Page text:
How Tanlines Made 'Highlights' the Most Fun Indie Rock Album of 2015

Droll duo explain the Gothic architecture and 'Spinal Tap' moment that led to their new LP

Tanlines admit they do have a favorite song on their new LP: "Invisible Ways." Credit: Columbine Goldsmith

Say this for Tanlines: They're committed to the bit. To premiere their forthcoming second album, Highlights, for fans and press, the Brooklyn dance-pop duo chose a highly unusual medium: a dial-in conference call, that bane of all corporate drones and a medium that boasts the general audio fidelity of two cans and a string.

But although their labors sounded tinny at best while blaring from iPhone speakers the world over, the band was pleased with the result. "I thought the record sounded really good," singer-guitarist Eric Emm tells Rolling Stone a few days later, over coffee near his Brooklyn apartment. "It was like hearing it on an AM radio."

"On our last album, a comment that I saw on Twitter a lot was some version of 'Tanlines is making the workday go by faster' or whatever," adds his equally droll bandmate, multi-instrumentalist Jesse Cohen. "So the idea spoke to me in a very deliberate and funny way."

When Highlights drops on May 19th, fans of the duo will be relieved to hear that it boasts a warm, resonant production not sufficiently conveyed by smartphone acoustics. (The conference call was very entertaining, though: Janessa Slater, a.k.a. the media-coach character played by SNL's Vanessa Bayer, rang in to tell the band that since their record title was "already taken by a children's magazine," they should distribute CDs in pediatricians' offices.) Produced by the band and Grizzly Bear's Chris Taylor, the album is a thoughtful expansion of Tanlines' many influences: perky tropicália-pop melodies, post-punk and hip-hop-leaning percussion and snappy New Wave synths. Highlights' borders are more porous and its sonics deeper than those of the band's debut, Mixed Emotions, which earned them inclusion in Rolling Stone's 50 Best Songs of 2012 and live gigs alongside Julian Casablancas and Yeasayer.

"We toured for like a year and a half after the release of that record," says Cohen. "So we decided two main things about this album before we started it: We wanted to try to work outside of our studio in Brooklyn, outside of just looking at a computer, and we wanted to try to incorporate more of our live setup."

This proved a prescient decision, as computers would betray Tanlines soon into the recording process. In early 2013, Cohen and Emm decamped to Emm's parents' house in Pittsburgh, where they constructed a sizable basement studio that resembled their stage setup. Pleased with their ingenuity, the two flipped the switch to begin recording and accidentally created a scene straight from Spinal Tap. "The computer blew up – like, sparks shooting out the back and smoke and the smell of electrical fire," recalls Cohen, laughing. "The power supply had blown out. But instead of packing up and driving back, we dropped the computer off at the Apple store in Pittsburgh and we recorded on a laptop, just with the instruments that we had."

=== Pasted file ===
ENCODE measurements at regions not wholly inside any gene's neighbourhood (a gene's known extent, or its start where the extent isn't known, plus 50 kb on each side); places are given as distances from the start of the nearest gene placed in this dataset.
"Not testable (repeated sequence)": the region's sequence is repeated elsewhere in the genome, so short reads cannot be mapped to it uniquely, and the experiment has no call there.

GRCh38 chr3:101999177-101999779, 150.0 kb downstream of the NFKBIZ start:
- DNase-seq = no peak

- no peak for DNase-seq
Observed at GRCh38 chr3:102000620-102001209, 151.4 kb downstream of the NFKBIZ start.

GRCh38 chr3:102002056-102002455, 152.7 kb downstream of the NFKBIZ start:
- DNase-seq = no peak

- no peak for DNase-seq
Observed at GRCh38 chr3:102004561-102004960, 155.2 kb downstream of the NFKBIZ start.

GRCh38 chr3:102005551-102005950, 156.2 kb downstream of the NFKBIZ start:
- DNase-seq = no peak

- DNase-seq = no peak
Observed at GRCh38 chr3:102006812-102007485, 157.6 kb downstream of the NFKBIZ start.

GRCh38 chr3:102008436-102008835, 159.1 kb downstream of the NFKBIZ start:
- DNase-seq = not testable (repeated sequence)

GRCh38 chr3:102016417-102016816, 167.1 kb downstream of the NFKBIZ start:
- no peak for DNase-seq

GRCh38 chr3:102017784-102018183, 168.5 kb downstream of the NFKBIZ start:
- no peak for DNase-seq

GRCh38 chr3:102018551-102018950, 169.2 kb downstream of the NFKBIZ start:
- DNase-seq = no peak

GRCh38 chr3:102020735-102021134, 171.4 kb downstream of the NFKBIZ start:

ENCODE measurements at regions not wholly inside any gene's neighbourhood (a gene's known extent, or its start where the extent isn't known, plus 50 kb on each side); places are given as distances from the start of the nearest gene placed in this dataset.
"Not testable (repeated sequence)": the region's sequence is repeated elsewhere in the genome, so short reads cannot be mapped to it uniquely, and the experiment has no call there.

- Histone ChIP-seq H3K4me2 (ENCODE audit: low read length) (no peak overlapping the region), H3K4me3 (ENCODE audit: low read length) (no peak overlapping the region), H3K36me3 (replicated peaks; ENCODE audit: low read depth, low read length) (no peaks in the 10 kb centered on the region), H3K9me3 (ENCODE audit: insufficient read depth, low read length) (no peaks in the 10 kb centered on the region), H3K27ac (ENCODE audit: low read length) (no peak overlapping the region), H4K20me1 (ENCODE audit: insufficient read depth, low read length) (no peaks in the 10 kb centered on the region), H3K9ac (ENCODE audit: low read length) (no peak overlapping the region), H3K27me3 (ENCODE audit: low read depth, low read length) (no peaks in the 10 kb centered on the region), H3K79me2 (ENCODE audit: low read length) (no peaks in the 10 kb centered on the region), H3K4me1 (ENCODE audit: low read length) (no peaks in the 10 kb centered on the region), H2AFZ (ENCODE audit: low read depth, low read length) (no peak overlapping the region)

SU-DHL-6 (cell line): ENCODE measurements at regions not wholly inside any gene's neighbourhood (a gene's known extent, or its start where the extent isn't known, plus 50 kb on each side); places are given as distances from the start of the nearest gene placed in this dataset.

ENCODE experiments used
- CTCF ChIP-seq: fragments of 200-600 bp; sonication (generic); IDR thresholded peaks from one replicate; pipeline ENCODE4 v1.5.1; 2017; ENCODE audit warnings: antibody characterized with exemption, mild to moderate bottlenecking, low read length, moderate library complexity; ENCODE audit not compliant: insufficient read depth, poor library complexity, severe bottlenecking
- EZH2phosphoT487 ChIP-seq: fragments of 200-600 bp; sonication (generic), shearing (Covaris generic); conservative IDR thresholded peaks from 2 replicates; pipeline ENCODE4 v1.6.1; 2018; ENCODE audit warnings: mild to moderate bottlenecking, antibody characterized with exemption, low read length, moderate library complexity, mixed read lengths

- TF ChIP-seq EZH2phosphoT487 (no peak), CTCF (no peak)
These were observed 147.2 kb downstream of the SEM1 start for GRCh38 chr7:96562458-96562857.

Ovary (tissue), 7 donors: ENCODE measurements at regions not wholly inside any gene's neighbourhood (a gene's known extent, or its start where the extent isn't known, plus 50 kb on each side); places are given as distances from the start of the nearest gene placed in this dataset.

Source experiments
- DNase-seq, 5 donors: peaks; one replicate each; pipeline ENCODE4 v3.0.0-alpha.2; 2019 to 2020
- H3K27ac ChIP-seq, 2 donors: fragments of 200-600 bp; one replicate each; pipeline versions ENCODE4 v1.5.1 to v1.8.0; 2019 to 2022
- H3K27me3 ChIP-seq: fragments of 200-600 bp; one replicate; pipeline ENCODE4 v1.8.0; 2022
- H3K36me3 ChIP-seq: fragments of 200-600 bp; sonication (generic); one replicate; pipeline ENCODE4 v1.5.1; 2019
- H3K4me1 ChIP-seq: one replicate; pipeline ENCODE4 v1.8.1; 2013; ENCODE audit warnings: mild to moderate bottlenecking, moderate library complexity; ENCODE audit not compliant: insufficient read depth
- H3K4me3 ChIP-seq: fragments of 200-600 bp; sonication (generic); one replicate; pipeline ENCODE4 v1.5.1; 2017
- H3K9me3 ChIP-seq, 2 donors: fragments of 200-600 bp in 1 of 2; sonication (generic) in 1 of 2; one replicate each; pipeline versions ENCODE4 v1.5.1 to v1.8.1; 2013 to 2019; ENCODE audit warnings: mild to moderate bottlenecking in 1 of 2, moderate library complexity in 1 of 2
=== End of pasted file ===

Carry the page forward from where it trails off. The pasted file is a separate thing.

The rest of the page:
The first song recorded as such, "Invisible Ways," proved a catalyst for the rest of the album: Its early kicks of jangling, vaguely Western guitar mingle with Emm's resonant, wistful vocals (reminiscent of Roy Orbison and Jens Lekman), all with a more leisurely spirit than anything on Mixed Emotions.

"You know what people say about songs, right?" Emm asks. "They're like your children, and you can't have a favorite child – but, secretly, every parent does. If I had to admit to my secret favorite child, it would probably be 'Invisible Ways' because it informed a lot about how we went forward. That song just has kind of a sweet quality to me that is not papered over."

The rest of Highlights moves with similar vivacity. Emm's cooed chorus on "Slipping Away" pairs effortlessly with brisk, chirping Afropop-inspired guitar (which should further those continual comparisons to Vampire Weekend, Tanlines' former tourmates). In one of the album's more pensive moments, "Running Still," he groans the refrain "I'm old enough to know better" atop Cohen's broad synths and pointillist jabs of brass. The echoing mix derives from Taylor's studio inside a grand, 100-year-old Lutheran church not far from this coffee shop. "You hear actual air and space from that room. You hear more of a human element than before," says Cohen. "The church was like Chris' instrument on this album. He knows how to use that space."

Tanlines will soon hit the road on a national tour (the dates are available on the band's ingenious new website. We won't spoil the surprise; suffice to say, the layout rings a bell). On the road, the men are committed to creating an atypical dance party in every way.

"The thing about our music is it's a balance between light and dark, happy and sad. The music will be happy, but there'll be a sort of melancholic aspect to the vocal," says Emm, over the last dregs of his coffee. "I don't really know where it comes from. I'm not a sad person, necessarily."

He grins, a full-on beam that removes all possible doubt. "I'm not tortured in any way."